January 21, 2021
by Soli Salgado, Nuri Vallbona | Global Sisters Report
At the Gateway International Bridge that links Brownsville, Texas, to Matamoros, Mexico, a group of volunteers and Catholic sisters pull portable carts with diapers, tents, food and supplies. They cross the border into Mexico on foot, a small caravan of about 10 to 20 people. Their destination is the migrant camp on the other side, where asylum-seekers wait in tents for their chance to plead their cases before an immigration judge.
As the pandemic rages around the United States, most people curtail their social interactions to minimize their risk. These sisters, many in their 70s, have taken on more.
"They would provide a shoulder to lean on, provide the people an opportunity to tell their story [and] of course, a lot of hugs and kisses and spiritual, moral support," said Sergio Cordova, co-founder of Team Brownsville, a nonprofit that provides aid to immigrants on the U.S.-Mexico border.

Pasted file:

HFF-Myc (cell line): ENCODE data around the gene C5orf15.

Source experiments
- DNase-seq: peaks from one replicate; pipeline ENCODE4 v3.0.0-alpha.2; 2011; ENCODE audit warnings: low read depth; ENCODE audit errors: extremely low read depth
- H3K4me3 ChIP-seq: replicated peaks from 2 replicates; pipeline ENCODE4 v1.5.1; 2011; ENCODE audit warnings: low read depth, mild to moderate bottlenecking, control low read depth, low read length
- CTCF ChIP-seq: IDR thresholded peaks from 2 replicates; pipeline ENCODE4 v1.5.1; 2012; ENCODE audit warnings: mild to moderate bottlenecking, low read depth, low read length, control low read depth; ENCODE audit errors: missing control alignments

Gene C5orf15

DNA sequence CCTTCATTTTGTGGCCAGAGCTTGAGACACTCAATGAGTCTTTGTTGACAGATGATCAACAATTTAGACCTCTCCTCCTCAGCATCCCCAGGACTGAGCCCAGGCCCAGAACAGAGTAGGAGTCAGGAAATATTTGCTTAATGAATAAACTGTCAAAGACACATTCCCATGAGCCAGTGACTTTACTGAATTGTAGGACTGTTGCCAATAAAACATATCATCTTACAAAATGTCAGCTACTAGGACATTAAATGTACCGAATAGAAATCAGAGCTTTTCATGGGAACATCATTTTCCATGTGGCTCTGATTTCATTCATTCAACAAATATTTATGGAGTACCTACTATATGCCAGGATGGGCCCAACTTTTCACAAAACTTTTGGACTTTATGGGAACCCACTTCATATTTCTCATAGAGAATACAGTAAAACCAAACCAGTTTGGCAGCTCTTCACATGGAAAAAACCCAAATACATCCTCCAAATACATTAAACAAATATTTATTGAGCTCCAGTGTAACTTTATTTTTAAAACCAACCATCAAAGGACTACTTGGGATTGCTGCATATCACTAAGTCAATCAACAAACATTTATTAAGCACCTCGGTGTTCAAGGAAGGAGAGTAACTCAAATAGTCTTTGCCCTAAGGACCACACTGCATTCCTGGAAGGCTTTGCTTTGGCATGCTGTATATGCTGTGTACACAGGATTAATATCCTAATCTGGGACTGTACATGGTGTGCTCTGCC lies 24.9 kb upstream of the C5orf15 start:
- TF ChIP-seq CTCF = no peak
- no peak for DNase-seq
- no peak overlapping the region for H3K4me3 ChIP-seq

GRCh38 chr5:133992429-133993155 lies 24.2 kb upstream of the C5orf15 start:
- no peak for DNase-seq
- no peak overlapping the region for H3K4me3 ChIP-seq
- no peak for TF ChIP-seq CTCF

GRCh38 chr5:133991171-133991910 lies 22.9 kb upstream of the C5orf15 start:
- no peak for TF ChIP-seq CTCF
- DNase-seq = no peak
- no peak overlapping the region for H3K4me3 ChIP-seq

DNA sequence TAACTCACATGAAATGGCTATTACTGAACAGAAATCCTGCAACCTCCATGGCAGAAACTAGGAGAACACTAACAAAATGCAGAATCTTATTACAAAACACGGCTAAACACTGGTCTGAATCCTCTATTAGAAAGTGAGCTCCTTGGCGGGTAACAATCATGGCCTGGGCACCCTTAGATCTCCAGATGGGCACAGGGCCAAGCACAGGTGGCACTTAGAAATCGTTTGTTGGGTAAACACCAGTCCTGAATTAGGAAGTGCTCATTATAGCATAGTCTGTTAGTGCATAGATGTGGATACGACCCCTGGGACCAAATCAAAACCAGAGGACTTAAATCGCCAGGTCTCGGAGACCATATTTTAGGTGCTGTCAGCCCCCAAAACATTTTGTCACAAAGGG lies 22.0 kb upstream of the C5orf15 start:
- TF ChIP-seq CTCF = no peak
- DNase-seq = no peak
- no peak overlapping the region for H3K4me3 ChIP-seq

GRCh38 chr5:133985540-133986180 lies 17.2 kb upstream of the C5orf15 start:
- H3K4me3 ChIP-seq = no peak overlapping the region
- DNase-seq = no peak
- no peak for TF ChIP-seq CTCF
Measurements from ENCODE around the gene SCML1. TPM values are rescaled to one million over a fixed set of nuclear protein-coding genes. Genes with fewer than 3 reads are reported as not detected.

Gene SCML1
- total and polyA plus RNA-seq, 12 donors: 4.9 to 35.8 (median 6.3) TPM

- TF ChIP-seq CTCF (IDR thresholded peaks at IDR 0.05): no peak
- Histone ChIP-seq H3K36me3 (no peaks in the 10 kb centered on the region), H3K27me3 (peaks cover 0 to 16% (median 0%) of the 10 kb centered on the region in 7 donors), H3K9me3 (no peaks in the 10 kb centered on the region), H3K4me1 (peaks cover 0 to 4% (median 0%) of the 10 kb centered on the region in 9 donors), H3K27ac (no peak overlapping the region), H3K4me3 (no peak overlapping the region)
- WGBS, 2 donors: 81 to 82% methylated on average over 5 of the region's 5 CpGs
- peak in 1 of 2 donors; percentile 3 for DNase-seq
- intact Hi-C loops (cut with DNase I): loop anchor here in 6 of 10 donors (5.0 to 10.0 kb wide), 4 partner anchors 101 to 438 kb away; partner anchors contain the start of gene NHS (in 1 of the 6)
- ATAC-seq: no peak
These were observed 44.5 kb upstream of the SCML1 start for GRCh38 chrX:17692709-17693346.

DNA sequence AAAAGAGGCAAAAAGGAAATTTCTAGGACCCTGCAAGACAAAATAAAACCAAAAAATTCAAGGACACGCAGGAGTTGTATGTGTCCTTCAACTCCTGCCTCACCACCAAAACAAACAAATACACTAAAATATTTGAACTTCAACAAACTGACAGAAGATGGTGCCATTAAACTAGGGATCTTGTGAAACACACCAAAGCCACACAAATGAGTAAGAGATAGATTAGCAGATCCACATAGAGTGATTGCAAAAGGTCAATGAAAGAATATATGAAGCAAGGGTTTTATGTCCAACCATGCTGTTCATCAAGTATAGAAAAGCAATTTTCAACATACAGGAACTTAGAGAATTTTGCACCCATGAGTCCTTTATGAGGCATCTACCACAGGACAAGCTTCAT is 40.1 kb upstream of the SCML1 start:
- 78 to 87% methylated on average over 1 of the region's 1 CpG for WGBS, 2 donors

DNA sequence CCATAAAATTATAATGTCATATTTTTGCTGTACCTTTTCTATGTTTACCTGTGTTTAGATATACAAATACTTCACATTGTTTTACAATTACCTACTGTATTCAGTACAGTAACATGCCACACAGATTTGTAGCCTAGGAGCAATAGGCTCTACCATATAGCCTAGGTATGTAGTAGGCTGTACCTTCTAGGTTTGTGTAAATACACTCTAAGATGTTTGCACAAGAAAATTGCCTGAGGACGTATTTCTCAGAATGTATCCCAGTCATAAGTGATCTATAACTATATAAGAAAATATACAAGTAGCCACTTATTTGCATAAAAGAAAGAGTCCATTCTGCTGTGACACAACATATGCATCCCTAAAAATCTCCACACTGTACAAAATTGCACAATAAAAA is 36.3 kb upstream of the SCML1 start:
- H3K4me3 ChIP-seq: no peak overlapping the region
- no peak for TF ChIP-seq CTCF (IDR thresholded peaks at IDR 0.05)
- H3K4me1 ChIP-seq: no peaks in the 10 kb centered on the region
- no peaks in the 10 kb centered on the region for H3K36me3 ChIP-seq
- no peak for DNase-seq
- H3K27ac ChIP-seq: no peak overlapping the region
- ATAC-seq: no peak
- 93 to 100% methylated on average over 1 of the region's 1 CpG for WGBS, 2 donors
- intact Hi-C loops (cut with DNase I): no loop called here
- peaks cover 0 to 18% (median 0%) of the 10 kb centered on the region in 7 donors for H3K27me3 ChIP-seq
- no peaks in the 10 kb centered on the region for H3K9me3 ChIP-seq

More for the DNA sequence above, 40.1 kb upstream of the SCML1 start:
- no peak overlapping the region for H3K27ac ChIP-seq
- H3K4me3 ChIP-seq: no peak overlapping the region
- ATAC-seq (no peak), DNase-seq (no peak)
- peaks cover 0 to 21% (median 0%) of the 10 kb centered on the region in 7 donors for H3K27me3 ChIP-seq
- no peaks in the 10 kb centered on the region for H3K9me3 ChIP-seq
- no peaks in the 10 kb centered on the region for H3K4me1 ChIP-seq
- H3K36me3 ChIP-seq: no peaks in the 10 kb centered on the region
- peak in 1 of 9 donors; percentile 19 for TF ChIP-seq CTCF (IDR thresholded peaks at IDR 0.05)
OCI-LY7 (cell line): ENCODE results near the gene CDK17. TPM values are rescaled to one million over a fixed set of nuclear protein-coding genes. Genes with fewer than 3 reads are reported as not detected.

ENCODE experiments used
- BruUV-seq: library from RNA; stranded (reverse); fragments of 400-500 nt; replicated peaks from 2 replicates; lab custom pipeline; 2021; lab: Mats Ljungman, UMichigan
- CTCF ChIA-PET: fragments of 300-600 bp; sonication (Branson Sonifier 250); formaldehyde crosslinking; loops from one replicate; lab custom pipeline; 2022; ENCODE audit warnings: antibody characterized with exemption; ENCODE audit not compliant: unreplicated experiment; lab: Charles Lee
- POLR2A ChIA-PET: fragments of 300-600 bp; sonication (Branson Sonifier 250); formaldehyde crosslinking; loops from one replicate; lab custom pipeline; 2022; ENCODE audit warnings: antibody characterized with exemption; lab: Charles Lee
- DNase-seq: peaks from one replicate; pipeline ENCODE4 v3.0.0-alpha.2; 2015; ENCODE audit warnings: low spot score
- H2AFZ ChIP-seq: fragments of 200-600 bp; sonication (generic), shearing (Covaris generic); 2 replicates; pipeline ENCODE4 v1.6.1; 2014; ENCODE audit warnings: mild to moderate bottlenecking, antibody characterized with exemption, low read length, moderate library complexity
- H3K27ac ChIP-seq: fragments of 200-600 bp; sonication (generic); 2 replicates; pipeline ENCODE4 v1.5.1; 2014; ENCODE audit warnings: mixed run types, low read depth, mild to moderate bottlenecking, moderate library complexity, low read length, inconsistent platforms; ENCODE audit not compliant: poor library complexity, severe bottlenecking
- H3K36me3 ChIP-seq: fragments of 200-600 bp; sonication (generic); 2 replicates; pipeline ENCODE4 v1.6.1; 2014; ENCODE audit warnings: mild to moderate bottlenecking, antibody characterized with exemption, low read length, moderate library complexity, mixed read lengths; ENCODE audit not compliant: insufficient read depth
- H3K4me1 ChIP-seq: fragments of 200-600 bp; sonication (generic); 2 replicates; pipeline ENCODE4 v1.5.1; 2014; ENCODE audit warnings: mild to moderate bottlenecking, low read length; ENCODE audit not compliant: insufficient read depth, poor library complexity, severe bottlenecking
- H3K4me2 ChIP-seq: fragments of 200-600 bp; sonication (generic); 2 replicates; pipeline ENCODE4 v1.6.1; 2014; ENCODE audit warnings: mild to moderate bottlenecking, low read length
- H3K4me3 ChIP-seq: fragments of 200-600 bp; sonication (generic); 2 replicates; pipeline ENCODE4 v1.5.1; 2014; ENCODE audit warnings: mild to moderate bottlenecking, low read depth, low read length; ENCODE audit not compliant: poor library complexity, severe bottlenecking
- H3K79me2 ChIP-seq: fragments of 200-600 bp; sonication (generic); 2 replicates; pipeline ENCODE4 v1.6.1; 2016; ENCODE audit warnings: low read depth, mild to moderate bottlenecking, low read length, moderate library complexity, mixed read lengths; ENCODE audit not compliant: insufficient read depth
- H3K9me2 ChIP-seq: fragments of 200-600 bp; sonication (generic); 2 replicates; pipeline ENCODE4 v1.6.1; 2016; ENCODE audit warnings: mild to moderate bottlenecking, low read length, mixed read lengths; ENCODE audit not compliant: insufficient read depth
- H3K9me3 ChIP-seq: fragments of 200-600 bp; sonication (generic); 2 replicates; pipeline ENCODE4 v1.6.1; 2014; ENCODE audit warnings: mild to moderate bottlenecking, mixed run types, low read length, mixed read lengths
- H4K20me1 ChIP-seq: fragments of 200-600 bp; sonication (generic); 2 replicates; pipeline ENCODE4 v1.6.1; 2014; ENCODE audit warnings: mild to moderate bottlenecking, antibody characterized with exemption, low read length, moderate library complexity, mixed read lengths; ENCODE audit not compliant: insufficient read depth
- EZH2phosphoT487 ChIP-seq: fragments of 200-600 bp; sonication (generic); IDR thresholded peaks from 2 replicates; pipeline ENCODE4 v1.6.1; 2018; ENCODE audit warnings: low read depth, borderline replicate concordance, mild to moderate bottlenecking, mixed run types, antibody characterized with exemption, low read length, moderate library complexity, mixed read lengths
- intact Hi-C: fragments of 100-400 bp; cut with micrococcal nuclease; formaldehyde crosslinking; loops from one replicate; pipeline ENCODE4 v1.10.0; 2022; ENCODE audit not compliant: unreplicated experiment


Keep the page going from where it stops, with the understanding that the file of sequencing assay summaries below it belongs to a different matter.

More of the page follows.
After the Trump administration enacted the Migrant Protection Protocols, or the "Remain in Mexico" policy, in January 2019, more than 60,000 asylum-seekers, a third of whom are children, were forced to wait for their U.S. court dates on the Mexican side of the U.S.-Mexico border. As a result, informal camps emerged.
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Pictured right: Sr. Thérèse Cunningham of the Sisters of the Holy Spirit and Mary Immaculate, center, with guests at La Posada Providencia, an emergency shelter for refugees, asylum-seekers and those fleeing life-threatening conditions, in San Benito, Texas. (Courtesy of Alejandra Zepeda)